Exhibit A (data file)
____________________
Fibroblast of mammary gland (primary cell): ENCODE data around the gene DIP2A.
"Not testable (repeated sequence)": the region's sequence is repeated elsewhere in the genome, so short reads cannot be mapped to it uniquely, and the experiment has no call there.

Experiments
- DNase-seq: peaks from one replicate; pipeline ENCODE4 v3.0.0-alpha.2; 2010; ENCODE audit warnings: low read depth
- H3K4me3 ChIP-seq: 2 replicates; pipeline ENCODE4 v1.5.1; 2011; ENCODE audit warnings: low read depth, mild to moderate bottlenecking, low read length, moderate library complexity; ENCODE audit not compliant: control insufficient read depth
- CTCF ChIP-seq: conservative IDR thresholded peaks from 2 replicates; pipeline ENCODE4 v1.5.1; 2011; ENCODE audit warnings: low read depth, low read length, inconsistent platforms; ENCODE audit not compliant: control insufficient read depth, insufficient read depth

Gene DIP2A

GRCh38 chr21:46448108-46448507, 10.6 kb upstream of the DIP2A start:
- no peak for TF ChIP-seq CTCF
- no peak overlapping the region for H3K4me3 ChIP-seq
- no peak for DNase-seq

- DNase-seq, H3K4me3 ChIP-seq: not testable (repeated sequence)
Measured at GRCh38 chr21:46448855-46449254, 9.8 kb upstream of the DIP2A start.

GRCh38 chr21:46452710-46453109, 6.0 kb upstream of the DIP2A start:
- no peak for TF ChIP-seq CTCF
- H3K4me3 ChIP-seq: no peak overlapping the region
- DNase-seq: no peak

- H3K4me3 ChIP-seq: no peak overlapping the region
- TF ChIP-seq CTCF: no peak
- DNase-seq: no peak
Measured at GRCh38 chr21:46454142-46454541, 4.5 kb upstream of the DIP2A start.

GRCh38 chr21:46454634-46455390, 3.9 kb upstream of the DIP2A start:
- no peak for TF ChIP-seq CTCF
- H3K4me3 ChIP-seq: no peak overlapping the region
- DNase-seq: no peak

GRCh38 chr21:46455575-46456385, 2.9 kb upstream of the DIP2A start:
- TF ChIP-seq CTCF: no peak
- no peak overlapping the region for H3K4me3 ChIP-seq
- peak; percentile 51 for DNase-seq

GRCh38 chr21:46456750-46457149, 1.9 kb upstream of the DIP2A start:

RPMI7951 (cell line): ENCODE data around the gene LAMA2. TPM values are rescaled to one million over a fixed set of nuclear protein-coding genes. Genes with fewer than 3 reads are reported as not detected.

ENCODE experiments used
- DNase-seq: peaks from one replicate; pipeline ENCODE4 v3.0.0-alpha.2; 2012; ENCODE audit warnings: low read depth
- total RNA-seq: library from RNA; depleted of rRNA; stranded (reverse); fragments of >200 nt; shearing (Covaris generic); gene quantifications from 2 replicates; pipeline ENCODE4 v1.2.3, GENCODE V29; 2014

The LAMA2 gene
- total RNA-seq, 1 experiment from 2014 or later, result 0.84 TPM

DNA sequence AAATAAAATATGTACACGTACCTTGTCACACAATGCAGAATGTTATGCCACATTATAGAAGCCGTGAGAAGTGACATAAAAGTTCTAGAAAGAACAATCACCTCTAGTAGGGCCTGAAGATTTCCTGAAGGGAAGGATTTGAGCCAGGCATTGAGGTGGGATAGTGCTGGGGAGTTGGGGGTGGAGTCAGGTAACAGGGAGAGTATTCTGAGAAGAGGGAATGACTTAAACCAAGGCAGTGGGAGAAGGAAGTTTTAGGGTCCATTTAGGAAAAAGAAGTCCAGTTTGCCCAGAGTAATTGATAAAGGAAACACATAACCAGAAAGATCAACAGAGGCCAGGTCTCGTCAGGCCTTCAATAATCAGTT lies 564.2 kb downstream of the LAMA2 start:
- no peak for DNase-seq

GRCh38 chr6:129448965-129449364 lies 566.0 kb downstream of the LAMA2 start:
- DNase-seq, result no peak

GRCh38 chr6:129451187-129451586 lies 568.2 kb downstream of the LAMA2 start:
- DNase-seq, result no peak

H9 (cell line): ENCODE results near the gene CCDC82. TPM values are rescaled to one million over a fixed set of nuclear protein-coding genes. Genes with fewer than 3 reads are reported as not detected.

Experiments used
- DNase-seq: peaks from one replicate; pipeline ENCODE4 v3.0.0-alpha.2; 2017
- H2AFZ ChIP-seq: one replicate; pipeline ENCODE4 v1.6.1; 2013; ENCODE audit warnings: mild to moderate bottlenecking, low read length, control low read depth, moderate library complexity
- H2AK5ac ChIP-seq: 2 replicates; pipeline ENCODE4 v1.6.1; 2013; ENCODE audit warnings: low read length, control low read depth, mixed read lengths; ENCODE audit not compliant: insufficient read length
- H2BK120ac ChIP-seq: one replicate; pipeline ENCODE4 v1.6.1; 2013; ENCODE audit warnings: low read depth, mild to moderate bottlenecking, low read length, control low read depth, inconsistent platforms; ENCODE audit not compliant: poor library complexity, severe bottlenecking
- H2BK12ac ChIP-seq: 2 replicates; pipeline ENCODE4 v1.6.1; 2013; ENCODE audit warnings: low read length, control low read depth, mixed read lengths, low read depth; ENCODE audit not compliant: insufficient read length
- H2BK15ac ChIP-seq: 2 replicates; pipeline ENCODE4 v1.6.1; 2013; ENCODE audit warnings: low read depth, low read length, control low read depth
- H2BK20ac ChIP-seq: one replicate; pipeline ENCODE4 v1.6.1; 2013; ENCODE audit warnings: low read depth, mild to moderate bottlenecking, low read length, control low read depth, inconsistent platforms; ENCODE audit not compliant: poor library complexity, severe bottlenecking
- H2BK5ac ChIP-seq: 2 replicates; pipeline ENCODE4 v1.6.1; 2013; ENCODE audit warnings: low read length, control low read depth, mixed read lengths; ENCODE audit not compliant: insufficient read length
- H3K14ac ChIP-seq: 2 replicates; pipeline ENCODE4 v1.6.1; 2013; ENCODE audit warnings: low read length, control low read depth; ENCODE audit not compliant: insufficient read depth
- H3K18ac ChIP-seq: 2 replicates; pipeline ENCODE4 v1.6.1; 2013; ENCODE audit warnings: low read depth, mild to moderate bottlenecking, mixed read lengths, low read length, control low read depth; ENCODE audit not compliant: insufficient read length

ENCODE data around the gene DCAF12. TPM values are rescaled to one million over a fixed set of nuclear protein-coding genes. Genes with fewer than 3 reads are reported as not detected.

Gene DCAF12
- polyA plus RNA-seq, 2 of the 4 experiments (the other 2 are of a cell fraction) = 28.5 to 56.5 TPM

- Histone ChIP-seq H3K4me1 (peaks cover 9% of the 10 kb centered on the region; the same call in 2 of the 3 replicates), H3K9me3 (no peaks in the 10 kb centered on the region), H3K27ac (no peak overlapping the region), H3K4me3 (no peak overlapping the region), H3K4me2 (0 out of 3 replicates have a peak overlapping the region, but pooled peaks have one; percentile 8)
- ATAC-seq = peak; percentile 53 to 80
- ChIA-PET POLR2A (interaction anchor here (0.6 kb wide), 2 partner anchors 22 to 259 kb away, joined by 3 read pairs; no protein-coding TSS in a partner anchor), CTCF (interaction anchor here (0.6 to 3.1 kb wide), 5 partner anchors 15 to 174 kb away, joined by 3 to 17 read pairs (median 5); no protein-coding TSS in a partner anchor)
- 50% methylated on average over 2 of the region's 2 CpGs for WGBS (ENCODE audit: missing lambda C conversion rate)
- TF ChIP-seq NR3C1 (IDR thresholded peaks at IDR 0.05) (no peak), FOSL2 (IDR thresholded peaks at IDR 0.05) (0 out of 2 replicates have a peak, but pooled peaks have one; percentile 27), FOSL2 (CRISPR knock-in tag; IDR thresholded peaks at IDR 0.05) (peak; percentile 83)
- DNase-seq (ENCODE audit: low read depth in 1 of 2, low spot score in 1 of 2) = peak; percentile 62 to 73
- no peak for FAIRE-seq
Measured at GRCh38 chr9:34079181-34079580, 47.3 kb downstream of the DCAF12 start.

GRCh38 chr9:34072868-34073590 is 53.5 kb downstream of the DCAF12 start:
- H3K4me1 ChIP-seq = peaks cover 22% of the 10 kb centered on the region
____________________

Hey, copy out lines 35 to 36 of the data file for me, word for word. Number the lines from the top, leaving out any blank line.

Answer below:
The LAMA2 gene
- total RNA-seq, 1 experiment from 2014 or later, result 0.84 TPM